One Nation 1.065
Socialist Alliance 1.097
Sustainable Australia 1.044

The rest are new.  For now I've put Legalise Cannabis on 1.030 and everyone else on 1.040; it is unlikely to matter.

These multipliers are important because the major parties have probably not received as many votes as the ABC count implies, while One Nation has probably received more.  So while the ABC has the Coalition on 6.43 quotas and One Nation on 1.23, after adjusting for BTLs that is more likely to be something like 6.36 and 1.28 respectively, ie the Coalition is not that far ahead of One Nation.

I currently have the following quota estimates for the live count:

Labor 8.10 quotas, Coalition 6.36, Greens 2.24, One Nation 1.28, Legalise Cannabis 0.87, Liberal Democrats 0.74, Shooters 0.68, Animal Justice 0.47, various others 1.26  (A quota is 1/22nd, ie 4.545%)

I am ignoring here a scatter of below the line votes that will be for the six BTL-only tickets and also for ungrouped candidates, though I may adjust for these if evidence appears that they are significant.  At the moment I suspect they total less than 1% between them.

Currently Labor would win eight seats on raw quotas, Coalition six, Greens 2 and One Nation 1, leaving four to be filled by remainders and preferences.  These would presently go to Legalise Cannabis, Liberal Democrats, Shooters and most likely Animal Justice, with the Coalition closest to beating AJP.  Labor would dearly like Animal Justice to win the seat as this would create a left majority of Labor, Greens, AJP and Legalise Cannabis and mean they only had to work across the aisle with Shooters and so on when one of the others got picky.  If the left wins only 11 seats then that's a deadlocked upper house if one regards the Shooters as right.  The Shooters and Labor are often chummy but getting the Shooters to see eye to eye with their tribal adversary Animal Justice in a case where you need both can be difficult.   However, the deadlock could also be resolved by making someone from the "right" side President.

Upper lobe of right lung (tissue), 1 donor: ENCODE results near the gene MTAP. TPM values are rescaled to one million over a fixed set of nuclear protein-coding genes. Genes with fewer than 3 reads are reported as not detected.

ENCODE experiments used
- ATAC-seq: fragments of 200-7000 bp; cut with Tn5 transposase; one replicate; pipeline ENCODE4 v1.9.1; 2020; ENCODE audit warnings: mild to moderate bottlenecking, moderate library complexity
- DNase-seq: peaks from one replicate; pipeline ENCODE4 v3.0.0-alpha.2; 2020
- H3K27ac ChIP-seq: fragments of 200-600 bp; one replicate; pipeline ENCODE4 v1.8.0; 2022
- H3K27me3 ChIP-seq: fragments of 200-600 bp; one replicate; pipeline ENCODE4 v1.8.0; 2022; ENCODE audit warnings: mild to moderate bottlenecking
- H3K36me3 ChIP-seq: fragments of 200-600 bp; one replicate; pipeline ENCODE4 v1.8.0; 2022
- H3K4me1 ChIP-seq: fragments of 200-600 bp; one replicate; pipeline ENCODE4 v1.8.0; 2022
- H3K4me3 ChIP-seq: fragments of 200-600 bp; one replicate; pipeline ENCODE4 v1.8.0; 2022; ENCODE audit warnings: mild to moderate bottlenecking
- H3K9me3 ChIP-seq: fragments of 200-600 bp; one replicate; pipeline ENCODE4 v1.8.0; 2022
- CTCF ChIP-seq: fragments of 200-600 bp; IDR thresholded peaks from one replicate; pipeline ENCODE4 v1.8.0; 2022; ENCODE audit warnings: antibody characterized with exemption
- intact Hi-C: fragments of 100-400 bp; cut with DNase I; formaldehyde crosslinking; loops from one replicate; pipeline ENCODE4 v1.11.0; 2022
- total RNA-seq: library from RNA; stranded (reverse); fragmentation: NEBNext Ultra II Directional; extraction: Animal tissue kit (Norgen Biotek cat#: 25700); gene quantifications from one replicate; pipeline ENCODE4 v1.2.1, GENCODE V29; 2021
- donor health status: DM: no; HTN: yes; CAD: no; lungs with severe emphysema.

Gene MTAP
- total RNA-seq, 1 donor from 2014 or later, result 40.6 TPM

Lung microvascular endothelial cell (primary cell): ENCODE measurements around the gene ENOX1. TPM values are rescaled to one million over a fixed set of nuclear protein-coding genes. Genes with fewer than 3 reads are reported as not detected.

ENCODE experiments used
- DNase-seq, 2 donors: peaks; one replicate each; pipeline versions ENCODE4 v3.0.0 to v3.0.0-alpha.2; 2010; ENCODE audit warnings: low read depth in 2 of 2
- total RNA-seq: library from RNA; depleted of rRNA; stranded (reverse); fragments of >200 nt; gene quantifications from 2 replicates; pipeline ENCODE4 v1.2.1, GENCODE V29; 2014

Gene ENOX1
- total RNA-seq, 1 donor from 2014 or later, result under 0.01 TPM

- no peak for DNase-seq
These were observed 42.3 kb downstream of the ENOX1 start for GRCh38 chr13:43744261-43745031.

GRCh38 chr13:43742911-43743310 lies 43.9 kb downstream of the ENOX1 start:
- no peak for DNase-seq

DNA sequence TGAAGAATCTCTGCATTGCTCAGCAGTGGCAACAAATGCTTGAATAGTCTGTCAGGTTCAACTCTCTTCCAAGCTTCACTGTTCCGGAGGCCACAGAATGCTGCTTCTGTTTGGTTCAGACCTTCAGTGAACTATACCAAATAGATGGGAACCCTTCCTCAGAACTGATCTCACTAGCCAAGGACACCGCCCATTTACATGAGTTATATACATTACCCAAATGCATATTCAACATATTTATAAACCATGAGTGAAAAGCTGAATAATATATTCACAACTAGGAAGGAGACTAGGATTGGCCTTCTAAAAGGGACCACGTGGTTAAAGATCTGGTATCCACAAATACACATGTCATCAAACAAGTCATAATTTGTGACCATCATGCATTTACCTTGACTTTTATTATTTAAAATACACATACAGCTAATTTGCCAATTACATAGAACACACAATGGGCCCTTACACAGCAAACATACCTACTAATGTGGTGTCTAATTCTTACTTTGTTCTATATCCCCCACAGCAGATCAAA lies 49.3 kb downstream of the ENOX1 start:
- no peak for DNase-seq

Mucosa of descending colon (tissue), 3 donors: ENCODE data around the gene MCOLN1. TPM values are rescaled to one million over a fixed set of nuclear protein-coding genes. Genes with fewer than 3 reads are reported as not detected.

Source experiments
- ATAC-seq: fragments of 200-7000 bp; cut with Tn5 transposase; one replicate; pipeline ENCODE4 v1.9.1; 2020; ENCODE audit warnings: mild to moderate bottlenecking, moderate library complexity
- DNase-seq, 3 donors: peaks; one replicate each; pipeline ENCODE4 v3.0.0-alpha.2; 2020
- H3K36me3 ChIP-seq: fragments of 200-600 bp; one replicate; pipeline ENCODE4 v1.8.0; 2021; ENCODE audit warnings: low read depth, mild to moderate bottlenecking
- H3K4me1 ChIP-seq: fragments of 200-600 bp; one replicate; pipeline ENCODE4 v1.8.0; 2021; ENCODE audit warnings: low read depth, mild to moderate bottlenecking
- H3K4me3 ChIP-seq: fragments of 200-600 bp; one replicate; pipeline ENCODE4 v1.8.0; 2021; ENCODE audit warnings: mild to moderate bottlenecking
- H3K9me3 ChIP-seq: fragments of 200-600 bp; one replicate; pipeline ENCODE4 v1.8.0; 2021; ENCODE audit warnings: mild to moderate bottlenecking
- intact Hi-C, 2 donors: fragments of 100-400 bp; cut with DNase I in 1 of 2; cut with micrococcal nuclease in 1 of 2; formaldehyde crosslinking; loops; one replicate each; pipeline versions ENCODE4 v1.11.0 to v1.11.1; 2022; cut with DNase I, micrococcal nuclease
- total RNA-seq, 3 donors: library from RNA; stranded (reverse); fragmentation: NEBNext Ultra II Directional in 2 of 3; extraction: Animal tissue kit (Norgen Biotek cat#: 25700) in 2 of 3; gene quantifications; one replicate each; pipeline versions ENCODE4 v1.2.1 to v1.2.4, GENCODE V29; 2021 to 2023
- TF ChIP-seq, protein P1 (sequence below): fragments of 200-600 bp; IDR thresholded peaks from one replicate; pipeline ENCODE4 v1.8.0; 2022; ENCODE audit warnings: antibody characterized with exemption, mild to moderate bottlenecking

The live count is not very advanced though.  At this stage only 36.5% of enrolment has been counted.  The current count is heavily composed of booth votes, and when more postcount votes are added it is likely to get better for the Coalition, and all else being equal would make them much more competitive for a seventh seat (if their vote goes up by 1%, that's .22 of a quota).  The count is also far more advanced in some divisions than others.  At this stage I don't have a time-efficient way of processing the individual count pages into a single spreadsheet to model off that. [EDIT: I have just been sent one so more insights coming soon.]

In 2019 as of Tuesday the Liberal Democrats were on 0.65 quotas in projection but this soon crashed to below 0.6 and they ended the count with only 0.48 and lost.  This may have been connected to the early inclusion of iVote and Sydney Town Hall votes (iVote is not being used in this election) but there were also general patterns involving slow counting in seats outside the inner city and some specific complications involving the way votes were thrown in 2019.  So a question here is whether there is any risk of the Liberal Democrats coming down from 0.74 quotas (at a significantly earlier stage of the count) to something where Animal Justice and the Coalition (or even someone else) both overtake them.  There's reason to suspect the crunch effect might not be so bad this time so it will be interesting to see if they remain competitive.  (The Lib Dems had a less than ideal leadup with a massive faction fight including a failed attempt to remove lead candidate John Ruddick.)